Anya Kamenetz

Anya Kamenetz is NPR's lead education blogger. She joined NPR in 2014, working as part of a new initiative to coordinate on-air and online coverage of learning.

Kamenetz is the author of several books about the future of education. Generation Debt (Riverhead, 2006), dealt with youth economics and politics; DIY U: Edupunks, Edupreneurs, and the Coming Transformation of Higher Education (Chelsea Green, 2010), investigated innovations to address the crises in cost, access, and quality in higher education. Her forthcoming book, The Test (PublicAffairs, 2015), is about the past, present and future of testing in American schools.

Learning, Freedom and the Web (http://learningfreedomandtheweb.org/), The Edupunks' Guide (edupunksguide.org), and the Edupunks' Atlas (atlas.edupunksguide.org) are her free web projects about self-directed, web-enabled learning.

Previously, Kamenetz covered technology, innovation, sustainability and social entrepreneurship for five years as a staff writer for Fast Company magazine. She's contributed to The New York Times, The Washington Post, New York Magazine, Slate, and O, the Oprah Magazine.

Kamenetz was named a 2010 Game Changer in Education by the Huffington Post, received 2009 and 2010 National Awards for Education Reporting from the Education Writers Association, and was submitted for a Pulitzer Prize in Feature Writing by the Village Voice in 2005, where she had a column called Generation Debt.

She appears in the documentaries Generation Next (2006), Default: A Student Loan Documentary (2011), both shown on PBS, and Ivory Tower, which premiered at Sundance in 2014 and will be shown on CNN.

Kamenetz grew up in Baton Rouge and New Orleans, Louisiana, in a family of writers and mystics, and graduated from Yale University in 2002. She lives in New York City.

The charter school movement is built on the premise that increased competition among schools will sort the wheat from the chaff.

It seems self-evident that parents, empowered by choice, will vote with their feet for academically stronger schools. As the argument goes, the overall effect should be to improve equity as well: Lower-income parents won't have to send their kids to an under-resourced and underperforming school just because it is the closest one to them geographically.

In a speech Monday at an elementary school in Washington, D.C., Education Secretary Arne Duncan laid out the president's position on the nation's largest federal education law, even as debate unfolds over the law's re-authorization.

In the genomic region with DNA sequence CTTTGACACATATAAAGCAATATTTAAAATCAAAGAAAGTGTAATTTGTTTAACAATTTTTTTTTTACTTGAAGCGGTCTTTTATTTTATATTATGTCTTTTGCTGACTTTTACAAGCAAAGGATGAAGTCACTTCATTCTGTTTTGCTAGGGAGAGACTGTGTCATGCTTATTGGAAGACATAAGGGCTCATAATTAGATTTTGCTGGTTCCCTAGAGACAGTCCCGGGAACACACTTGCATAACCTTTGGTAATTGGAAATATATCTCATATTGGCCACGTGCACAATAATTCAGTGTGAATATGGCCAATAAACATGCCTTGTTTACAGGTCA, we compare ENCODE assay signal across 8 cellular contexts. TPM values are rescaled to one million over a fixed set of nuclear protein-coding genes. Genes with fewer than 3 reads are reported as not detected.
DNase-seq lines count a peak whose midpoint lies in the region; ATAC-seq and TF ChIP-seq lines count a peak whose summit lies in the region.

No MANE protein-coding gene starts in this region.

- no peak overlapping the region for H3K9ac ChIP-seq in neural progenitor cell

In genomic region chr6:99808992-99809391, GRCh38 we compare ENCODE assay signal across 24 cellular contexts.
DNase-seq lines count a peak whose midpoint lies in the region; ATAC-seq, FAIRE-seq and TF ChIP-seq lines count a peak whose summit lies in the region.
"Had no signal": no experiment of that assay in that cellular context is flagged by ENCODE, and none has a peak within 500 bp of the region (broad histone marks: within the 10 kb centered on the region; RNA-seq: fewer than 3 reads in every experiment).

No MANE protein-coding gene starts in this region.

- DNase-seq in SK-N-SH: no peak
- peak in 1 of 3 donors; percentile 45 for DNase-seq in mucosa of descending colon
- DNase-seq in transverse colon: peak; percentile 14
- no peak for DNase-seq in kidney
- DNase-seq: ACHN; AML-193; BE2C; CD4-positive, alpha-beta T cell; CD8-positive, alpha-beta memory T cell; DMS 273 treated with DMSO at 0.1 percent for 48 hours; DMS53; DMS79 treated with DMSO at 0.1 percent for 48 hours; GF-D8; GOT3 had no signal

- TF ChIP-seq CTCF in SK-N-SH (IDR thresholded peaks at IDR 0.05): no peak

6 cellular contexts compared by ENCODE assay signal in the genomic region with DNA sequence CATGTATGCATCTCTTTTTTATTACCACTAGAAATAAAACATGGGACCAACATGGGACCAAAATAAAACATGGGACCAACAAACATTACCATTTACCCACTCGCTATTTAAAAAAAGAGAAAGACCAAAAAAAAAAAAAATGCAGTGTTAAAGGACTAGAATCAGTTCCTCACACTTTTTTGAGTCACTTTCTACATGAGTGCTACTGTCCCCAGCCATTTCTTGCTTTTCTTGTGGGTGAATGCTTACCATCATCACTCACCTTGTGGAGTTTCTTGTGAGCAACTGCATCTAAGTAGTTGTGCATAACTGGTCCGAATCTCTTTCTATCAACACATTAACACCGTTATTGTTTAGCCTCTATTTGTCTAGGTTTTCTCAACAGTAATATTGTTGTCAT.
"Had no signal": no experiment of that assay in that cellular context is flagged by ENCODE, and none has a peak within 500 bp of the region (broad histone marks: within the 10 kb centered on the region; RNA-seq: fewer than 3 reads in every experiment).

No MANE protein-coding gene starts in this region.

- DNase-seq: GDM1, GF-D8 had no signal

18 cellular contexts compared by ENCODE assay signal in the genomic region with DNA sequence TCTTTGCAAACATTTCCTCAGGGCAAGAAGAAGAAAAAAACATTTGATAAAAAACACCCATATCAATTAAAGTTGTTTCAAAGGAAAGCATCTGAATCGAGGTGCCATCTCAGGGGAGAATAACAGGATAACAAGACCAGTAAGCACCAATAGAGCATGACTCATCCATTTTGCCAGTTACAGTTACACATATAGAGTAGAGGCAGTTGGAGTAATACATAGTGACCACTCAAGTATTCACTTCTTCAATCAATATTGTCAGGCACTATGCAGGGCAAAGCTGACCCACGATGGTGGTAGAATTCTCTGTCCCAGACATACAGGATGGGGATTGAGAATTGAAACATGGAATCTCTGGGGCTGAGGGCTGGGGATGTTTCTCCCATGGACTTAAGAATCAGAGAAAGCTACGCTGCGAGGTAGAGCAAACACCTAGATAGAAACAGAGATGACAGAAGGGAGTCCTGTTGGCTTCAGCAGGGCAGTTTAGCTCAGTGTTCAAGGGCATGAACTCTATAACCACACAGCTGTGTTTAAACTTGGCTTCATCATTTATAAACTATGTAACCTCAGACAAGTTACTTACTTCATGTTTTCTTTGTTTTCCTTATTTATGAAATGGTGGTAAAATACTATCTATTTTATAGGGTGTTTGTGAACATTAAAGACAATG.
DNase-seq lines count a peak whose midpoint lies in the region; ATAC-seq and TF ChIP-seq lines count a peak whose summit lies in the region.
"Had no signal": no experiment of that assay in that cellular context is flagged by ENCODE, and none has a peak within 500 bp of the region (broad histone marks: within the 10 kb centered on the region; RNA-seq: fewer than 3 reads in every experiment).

Close your eyes for a minute and daydream about a world without bubble tests.

Education Week recently reported that some Republican Senate aides are doing more than dreaming — they're drafting a bill that would eliminate the federal mandate on standardized testing.

NPR Ed is updating readers on some of the top stories we've been following in 2014.

There was lots of news coming out of the for-profit education sector this year, most of it related to regulatory action.

As we reported earlier,

NPR Ed is updating readers on some of the top stories we've been following in 2014.

All this year, NPR Ed has been exploring the dramatic changes to the New Orleans school system, where more than nine out of ten children attend charter schools, most run by the state Recovery School District.

Marlon Frausto is in pursuit of the new American dream. Just a few weeks ago, he left his job, in Hispanic marketing for the legal industry, and moved to San Francisco.

Every day he wakes at 5:30 a.m., commutes 45 minutes by train, and studies until 9 or 10 at night. He's spending down his savings and says he's getting help from "my loving family."

Today the Education Department released long-awaited details on a plan to hold colleges accountable for their performance on several key indicators, and officials said they'll be seeking public comment on the proposals through February.

"As a nation, we have to make college more accessible and affordable and ensure that all students graduate with a quality education of real value," Education Secretary Arne Duncan said in a statement.

Starting this past spring, parents in Indianapolis; Troy, Mich.; Jacksonville and Tampa, Fla.; and Houston, Texas, heard about a new option for their children's last two years of high school.

In each city, a charter school called Early Career Academy planned to offer students the chance to earn associate degrees, either in network systems administration or software development, alongside their high school diplomas. Students were offered laptops to work on and ebooks to use. All for free.

Why does public school start at age 5?

Little children are big news this week, as the White House holds a summit on early childhood education on Wednesday. The president wants every 4-year-old to go to preschool, but the new Congress is unlikely to foot that bill.

Since last year, more than 30 states have expanded access to preschool. But there's still a lack of evidence about exactly what kinds of interventions are most effective in those crucial early years.

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